Let us automate beaglebone balck embedded Linux development using buildroot.
As you know, to port complete embedded Linux on a Beaglebone Black, we need following components.
- Bootloader (MLO and U-BOOT)
- Root filesystem
- Cross compiler
To gather all those components, you need to clone individual kernel, u-boot sources, applying respective configurations and build. This procedure may be OK for Kernel and Bootloader, but it is very difficult to create a cross compiler and Root filesystem from scratch. It requires a lot of effort.
To make our life easier, buildroot provides a set of scripts. These scripts completely automates Linux development. You just have to configure the buildroot environment with required components and packages.
It automatically fetches sources, creates a cross compiler, root filesystem,kernel and other binaries. At last, creates a deliverable packages.
In the previous posts, we have seen the procedure to cross compile Kernel and Bootloader from the scratch using linaro cross compiler.
What are you going to cover:
In this post, you will be configuring the buildroot environment with a default beaglebone configuration. You will also see the procedure to do basic customization.
The default configuration doesn’t seem to be updated. It is using older kernel, u-boot and creates a uc cross compiler. In the upcoming posts, you will configure buildroot environment to build latest kernel, u-boot source. You will also learn root filesystem customization.
Development Environment :
Nothing much required for setup.
- Ubuntu 14.04
- Internet to download buildroot and packages
Required Ubuntu tools :
Install below tools. Few are required for build system. Other tools can be used in the upcoming development.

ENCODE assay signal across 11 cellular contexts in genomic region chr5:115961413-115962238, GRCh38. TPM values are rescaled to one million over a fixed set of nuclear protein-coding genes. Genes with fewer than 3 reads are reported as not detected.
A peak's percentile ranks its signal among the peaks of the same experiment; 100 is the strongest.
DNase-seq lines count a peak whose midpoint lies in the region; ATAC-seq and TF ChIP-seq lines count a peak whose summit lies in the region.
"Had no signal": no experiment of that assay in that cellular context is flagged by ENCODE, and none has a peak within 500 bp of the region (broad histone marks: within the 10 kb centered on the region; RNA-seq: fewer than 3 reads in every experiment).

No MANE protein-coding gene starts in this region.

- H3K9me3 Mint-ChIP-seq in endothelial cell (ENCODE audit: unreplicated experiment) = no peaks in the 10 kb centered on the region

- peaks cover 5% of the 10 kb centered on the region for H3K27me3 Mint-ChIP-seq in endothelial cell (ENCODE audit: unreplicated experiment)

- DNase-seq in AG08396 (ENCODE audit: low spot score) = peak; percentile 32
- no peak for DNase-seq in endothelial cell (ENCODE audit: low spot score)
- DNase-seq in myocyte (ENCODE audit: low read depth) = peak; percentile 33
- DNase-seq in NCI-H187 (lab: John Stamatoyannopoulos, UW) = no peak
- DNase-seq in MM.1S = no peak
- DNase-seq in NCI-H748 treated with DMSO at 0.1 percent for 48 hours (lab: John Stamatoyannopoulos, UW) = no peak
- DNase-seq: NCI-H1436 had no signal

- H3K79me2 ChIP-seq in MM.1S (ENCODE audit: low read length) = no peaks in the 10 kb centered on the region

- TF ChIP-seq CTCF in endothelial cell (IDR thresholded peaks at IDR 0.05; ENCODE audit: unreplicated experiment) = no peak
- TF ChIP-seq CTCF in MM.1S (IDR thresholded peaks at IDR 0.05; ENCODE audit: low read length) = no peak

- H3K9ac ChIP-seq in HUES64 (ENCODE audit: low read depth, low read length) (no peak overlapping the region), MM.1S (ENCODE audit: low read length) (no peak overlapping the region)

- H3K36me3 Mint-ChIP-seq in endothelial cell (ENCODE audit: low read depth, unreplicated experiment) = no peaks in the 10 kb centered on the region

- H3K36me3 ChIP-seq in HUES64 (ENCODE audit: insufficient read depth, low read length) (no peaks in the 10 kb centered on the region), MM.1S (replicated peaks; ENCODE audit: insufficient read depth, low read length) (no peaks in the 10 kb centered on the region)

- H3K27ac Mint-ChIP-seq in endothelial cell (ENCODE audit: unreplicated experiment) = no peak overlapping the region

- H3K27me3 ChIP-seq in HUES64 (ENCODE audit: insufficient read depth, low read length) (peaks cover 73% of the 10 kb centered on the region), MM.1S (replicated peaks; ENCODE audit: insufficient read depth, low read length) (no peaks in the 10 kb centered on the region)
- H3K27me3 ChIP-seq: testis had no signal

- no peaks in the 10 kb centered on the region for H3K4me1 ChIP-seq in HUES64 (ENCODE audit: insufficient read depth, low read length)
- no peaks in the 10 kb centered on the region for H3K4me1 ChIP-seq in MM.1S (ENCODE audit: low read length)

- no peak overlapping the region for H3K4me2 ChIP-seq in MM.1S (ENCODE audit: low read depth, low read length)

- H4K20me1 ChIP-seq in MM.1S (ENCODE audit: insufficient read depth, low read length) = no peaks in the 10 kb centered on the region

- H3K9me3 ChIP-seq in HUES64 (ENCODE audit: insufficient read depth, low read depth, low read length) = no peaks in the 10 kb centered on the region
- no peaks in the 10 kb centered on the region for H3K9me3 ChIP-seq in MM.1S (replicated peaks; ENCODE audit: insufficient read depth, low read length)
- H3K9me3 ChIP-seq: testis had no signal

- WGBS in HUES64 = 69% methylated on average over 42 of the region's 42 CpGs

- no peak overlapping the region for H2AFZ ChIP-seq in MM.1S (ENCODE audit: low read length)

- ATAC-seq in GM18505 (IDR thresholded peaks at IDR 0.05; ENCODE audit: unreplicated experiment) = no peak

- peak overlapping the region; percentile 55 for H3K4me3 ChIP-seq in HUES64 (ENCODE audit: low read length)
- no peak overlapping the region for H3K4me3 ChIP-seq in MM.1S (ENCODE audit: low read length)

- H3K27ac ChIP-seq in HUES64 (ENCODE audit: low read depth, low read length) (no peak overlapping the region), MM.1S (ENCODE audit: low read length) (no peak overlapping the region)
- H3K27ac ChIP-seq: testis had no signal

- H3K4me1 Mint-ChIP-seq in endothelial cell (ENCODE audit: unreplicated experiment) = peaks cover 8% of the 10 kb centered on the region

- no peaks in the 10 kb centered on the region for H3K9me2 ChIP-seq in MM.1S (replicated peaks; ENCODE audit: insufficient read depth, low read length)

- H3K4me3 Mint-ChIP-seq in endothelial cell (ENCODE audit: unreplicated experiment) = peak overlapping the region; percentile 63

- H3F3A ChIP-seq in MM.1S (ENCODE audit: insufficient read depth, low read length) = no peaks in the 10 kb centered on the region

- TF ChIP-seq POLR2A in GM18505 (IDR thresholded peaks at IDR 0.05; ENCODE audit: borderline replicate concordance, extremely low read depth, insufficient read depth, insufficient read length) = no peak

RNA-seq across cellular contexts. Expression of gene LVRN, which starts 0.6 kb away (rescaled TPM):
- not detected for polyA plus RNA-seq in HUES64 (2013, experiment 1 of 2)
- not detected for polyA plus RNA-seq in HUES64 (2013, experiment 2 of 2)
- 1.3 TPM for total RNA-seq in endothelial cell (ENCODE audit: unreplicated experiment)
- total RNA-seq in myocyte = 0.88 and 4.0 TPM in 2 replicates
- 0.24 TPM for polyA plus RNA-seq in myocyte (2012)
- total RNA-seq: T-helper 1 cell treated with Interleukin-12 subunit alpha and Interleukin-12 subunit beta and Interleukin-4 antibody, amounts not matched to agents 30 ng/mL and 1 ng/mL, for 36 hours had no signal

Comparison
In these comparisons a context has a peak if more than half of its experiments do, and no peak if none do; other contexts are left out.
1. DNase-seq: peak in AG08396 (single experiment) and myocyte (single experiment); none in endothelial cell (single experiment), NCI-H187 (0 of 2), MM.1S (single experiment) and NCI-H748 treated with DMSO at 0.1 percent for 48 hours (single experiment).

$ sudo apt-get install minicom git ncurses-dev gedit flex bison $ sudo apt-get install texinfo g++ gettext u-boot-tools autoconf
Buildroot and Beaglebone Black (BBBB) – Lets gets started:
Below steps are quite straight forward.
1. Open new terminal
ctrl + alt + t
2. Run below command to fetch latest mainline buildroot source.
$ git clone git://git.buildroot.net/buildroot
3. Change directory to buildroot
$ cd buildroot/
4. Checkout require branch or tag. Try latest tags.
$ git checkout 2016.02 -b 2016.02
5. Cross verify your branch.
$ git branch
You will get a terminal log as shown below
minion@ubuntu:~/minion/bbb/buildroot$ git branch * 2016.02 master
6. Now, you need to find the configuration files. In buidroot, all configuration files are available in ‘./configs’ folder.
$ ls configs/
7. For beaglebone black, configuration file is beaglebone_defconfig
$ ls configs/beaglebone_defconfig
8. Apply beaglebone black specific configuration to the buildsystem
$ make beaglebone_defconfig
9. Start build process
$ make -j4
Take a break. A fresh build takes several hours, based on your INTERNET speed and host computer performance. Sometimes, you may end up with build errors because of dependency issues. So, try to monitor the build process.
10. Once done with build process, final images will be available in the below folder.
$ ls output/images/
After a successful build, you will get below components in the images folder.
minion@ubuntu:~/minion/bbb/buildroot$ ls output/images/ am335x-boneblack.dtb am335x-bone.dtb MLO rootfs.ext2 u-boot.img uEnv.txt zImage zImage - Kernel image uEnv.txt - MMC u-boot environment variables u-boot.img - uboot bootloader rootfs.ext2 - Filesystem MLO - Second stage bootloader am335x-boneblack.dtb - Devicetree
Basic buildroot customization:
Lets do a basic customization and create a tar root filesystem.
Default configuration generates a rootfs.ext2. For SD card, NFS booting, we need a tar ball. So, lets make changes in default configuration.
1. Open buildroot menuconfig
$ make menuconfig
You will be presented with a menu as shown in the below image.
2. Now navigate to below path and select “tar the root filesystem”
-> Filesystem images -> tar the root filesystem (BR2_TARGET_ROOTFS_TAR [=y]) [*] tar the root filesystem
3. Compile buildroot again. Build process completes with in a minute, as it is not a fresh build.
$ make -j4
4. Tar root filesystem available in the output folder
$ ls output/images/rootfs.tar
In the upcoming post, you will learn the procedure to boot these images till Linux prompt.